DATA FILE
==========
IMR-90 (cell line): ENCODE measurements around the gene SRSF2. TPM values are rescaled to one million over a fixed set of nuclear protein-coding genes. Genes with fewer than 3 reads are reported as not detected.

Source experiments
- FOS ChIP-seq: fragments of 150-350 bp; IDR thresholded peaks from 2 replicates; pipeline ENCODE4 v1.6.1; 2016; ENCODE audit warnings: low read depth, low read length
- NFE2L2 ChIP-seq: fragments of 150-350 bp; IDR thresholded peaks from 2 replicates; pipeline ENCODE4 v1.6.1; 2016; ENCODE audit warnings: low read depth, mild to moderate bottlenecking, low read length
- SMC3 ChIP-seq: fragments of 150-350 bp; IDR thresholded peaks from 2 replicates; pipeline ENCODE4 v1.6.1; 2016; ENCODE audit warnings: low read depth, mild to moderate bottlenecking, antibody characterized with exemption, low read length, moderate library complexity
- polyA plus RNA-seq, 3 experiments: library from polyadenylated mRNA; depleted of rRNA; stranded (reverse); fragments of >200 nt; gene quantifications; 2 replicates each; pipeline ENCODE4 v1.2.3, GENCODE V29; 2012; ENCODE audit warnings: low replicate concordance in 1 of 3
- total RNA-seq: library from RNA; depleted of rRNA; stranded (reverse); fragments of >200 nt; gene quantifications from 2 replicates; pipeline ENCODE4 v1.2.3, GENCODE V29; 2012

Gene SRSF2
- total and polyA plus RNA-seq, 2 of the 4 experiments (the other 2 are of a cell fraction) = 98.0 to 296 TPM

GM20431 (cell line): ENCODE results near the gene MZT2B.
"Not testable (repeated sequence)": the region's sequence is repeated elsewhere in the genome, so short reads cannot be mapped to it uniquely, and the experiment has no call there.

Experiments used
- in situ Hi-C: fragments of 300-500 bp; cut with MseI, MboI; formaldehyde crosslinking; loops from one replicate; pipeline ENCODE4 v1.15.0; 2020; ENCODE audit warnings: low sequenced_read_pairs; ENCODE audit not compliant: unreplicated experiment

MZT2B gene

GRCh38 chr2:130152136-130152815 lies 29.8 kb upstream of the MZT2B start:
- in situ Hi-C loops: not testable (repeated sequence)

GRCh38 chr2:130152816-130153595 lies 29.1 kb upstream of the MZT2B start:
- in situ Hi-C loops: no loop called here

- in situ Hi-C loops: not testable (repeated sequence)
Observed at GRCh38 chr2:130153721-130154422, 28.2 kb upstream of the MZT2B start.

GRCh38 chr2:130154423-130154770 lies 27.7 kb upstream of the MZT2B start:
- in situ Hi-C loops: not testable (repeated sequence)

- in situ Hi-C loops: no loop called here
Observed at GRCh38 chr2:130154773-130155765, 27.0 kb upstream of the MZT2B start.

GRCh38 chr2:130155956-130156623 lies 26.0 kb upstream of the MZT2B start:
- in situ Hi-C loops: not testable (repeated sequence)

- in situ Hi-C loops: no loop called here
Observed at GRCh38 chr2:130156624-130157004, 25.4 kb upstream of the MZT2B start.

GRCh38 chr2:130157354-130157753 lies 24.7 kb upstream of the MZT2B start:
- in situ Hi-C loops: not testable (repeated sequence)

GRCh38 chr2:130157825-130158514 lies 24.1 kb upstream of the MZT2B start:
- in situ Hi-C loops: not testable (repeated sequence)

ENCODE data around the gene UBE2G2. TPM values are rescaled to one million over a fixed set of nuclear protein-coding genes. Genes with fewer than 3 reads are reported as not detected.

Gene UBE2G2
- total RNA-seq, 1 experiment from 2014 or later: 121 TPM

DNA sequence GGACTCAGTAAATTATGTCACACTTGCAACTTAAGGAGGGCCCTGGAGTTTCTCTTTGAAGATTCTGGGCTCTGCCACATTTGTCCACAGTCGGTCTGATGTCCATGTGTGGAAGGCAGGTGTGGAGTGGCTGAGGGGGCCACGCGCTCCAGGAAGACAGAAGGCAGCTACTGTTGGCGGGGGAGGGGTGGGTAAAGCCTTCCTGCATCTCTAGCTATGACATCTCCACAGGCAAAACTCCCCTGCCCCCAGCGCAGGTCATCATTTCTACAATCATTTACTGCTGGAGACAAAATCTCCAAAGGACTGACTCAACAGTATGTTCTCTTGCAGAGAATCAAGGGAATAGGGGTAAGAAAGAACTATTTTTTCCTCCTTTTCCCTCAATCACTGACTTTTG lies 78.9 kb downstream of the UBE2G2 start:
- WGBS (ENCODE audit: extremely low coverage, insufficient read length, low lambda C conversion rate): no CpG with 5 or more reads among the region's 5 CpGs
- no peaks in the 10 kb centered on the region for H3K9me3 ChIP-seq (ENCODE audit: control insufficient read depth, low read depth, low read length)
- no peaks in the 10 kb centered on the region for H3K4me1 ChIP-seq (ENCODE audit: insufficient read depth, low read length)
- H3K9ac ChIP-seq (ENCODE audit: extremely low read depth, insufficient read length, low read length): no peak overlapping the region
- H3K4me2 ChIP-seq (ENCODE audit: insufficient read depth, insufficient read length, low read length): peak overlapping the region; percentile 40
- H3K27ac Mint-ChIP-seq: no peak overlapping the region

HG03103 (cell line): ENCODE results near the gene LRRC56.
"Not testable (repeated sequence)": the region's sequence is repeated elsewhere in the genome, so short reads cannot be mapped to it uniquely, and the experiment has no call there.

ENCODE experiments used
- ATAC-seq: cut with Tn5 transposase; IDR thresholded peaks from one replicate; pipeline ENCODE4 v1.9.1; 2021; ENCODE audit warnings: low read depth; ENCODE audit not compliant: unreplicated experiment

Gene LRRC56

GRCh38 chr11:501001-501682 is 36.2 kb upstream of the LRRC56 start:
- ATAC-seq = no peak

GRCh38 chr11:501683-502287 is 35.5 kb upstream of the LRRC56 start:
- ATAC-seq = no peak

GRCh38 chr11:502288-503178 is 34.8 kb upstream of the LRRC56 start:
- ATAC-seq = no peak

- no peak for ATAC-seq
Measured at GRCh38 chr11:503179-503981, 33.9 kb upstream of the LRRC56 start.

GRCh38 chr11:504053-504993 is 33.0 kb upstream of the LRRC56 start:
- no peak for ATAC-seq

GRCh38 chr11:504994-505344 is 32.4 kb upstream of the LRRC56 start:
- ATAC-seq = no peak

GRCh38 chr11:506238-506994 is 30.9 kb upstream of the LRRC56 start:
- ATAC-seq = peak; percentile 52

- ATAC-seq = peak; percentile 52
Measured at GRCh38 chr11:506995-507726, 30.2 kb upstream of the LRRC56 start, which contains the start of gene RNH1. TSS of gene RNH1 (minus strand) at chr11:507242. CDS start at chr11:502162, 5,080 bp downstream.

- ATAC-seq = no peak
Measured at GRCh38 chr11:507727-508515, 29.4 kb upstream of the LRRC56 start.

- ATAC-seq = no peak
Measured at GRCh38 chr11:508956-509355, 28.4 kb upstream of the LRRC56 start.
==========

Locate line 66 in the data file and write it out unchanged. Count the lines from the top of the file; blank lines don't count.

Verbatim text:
- ATAC-seq = no peak